I recently wrote in a blog post:
Roger Pearse, for instance, goes even further and without any suggestion that he is aware of Doherty’s arguments says they are “all nonsense, of course.”
A theme I come back to from time to time is the gulf between many biblical scholars and scholars of early Christianity. We saw what happened when Earl Doherty made his first “public appearance” online on the Crosstalk forum, a meeting place for scholarly discussion. A good number of the professional scholar in that forum reacted with outright disdain and insult. They did not “need” to hear or engage with Doherty’s arguments to “know” they were “rubbish”. The mere suggestion that their entire working hypothesis for Christian origins — a Jesus figure emerging and winning some small following at a time of messianic hopes, followed by the confused and evolving responses of some of his followers to his crucifixion as a political rebel — the mere suggestion that the foundations of their studies rested on questionable assumptions and that it should be an outsider who cries out that the emperor might be naked was too much for some.
Jim West’s response was typical of much of the tone:
It is utterly UN-reasonable to suggest that Jesus did not exist. Such silliness has no place on an academic list. Perhaps discussions of the non-existence of Jesus belong on the same lists as discussions of UFO abductions, alien autopsies, and the like. . . .
The net is filled with crackpots, loons, and various shades of insane folk who spout their views and expect people to take them seriously. And when they dont get taken seriously they get mad.
. . . . Bill and his “voice behind the curtain” have simply repeated old junk which has been dealt with in the history of scholarship already. Why must we reinvent the wheel every time someone comes up with “a new idea or a new spin on an old idea”.
Did Jim West look at the arguments behind the claims? Yes, he could confidently declare that indeed he had:
(oh yes, I have visited the web page advertised— very pretty- yet filled with nonsensical non sequiters). Life is too short to rehash garbage.
And that settled it. Such “nonsense” had been more than adequately dealt with long ago — if pressed he may have mentioned the names of Maurice Goguel and Shirley Jackson Case — but if indeed the arguments had been dealt with Jim does not explain his hostile tone. Why not, like a sophisticated scholar, a tutor, or even a reference librarian, simply direct people such as Doherty and those who read his books to the sources that they have presumably missed? Who is it who is “getting mad” because they don’t think they are being taken seriously?
There is a contradiction there. It’s kettle logic. On the one hand we are informed that the Doherty’s and their arguments have been seriously addressed; but then on the other we are told that the Doherty’s get made because their arguments are not taken any more seriously than claims of UFO abductions and alien autopsies.
No, no-one expects a scholar to reinvent the wheel “every time someone comes up with “a new idea or a new spin on an old idea”.” So why the hostility? Why not simply refer Bill to the works that clearly establish the foundations of the scholarly enterprise and leave no room for a resurgence of what had long been dealt with professionally.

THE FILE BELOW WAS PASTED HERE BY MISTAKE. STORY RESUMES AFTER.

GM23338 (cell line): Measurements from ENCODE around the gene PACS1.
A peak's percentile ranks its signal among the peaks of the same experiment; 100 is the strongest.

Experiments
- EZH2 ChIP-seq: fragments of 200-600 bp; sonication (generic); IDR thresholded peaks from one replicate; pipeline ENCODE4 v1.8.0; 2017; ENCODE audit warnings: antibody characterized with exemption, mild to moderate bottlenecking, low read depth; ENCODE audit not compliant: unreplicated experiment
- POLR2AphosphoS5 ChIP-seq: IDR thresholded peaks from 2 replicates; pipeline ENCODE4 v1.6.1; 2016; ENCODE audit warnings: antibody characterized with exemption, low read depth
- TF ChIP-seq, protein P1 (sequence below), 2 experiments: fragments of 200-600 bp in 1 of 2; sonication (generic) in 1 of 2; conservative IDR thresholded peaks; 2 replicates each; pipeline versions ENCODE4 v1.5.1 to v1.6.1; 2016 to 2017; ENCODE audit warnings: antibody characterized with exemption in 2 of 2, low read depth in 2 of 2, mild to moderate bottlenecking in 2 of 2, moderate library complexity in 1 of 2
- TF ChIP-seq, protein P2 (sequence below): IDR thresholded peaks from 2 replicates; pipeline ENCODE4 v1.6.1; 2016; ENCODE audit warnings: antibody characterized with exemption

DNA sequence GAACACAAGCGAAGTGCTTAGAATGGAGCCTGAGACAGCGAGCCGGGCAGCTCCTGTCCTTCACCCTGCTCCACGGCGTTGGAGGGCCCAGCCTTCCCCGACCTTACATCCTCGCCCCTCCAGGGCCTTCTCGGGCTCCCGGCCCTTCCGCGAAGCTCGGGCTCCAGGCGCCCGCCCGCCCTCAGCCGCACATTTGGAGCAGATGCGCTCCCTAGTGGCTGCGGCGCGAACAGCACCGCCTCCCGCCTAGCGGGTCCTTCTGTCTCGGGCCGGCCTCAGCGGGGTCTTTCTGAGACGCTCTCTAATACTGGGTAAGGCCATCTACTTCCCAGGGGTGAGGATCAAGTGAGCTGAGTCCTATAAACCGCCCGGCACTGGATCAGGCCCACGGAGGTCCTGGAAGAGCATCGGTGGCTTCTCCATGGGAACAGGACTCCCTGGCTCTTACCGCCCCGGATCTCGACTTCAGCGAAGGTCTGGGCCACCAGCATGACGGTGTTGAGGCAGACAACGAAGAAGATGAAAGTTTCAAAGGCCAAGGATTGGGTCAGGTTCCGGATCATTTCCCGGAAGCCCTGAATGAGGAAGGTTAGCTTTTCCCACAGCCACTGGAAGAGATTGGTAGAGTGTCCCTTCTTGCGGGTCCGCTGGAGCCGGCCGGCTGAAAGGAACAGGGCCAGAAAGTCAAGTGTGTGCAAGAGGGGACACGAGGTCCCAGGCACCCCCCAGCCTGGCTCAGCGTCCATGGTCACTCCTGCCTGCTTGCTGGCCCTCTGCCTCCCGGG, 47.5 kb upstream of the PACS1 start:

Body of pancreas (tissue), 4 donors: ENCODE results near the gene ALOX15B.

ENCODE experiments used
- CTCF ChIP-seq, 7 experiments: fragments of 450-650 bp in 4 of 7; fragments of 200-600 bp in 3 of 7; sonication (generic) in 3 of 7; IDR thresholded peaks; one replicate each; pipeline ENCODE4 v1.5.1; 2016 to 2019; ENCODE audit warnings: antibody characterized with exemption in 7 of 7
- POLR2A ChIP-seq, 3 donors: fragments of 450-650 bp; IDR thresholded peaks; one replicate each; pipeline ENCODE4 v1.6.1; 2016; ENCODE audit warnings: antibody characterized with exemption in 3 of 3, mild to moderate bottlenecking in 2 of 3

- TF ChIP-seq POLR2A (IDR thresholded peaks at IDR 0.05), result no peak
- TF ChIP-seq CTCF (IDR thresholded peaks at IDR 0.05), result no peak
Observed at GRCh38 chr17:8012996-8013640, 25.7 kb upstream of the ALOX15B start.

Jim covers himself to the extent that he says he did “visit” Doherty’s arguments and could most assuredly say that they were filled with “nonsensical” non sequiturs. No specifics, but no references to the earlier works that had settled all the questions, either.
I can go to any sizeable general bookshop and find books written by scientists and science reporters addressing the flaws in young-earth creationist literature. It is not hard to find. Some scientists clearly find time to address the fallacies and falsehoods of creationists to the extent that any serious enquirer can be assured they have all the essential data and all the basic arguments before them. I do not expect to find in such books sweeping assertions that creationist literature is filled with falsehoods and non sequiturs. I expect to find, and do find, examples of the flaws and clear discussions about them.
However, happily there are a few biblical scholars who are serious enough to make the time and effort to offer serious, scholarly rebuttals of some of this new material. Or are there?
In recent months we have witnessed the process by which two professional scholars engage with “nonsense” in a scholarly journal, and we have seen how other scholars point to those efforts in the confident declaration that the “nonsense” has all been rebutted. Nothing to see here. Carry on everyone.
What I have tried to do on this blog is to demonstrate that both of those attempts are seriously flawed both in terms of fact and argument. As for Richard Carrier’s book I find quite a few areas where I think it can be successfully challenged, and I don’t think Carrier would be upset by that possibility either given his statements about hoping at least to open up a better informed discussion. Yet Daniel Gullotta’s review, impressive in its length, seriously misrepresented core areas of Carrier’s work. Comparing Carrier’s On the Historicity of Jesus and Daniel Gullotta’s review side by side leaves any reasonably objective reader wondering how a reviewer could get so many core arguments, even the entire methodology and thesis itself, so wrong. But the review was by a PhD candidate in a scholarly journal and it was lengthy with lots of footnotes so it has been a simple matter for peers to point and say, There, Carrier has been dealt with. Finis.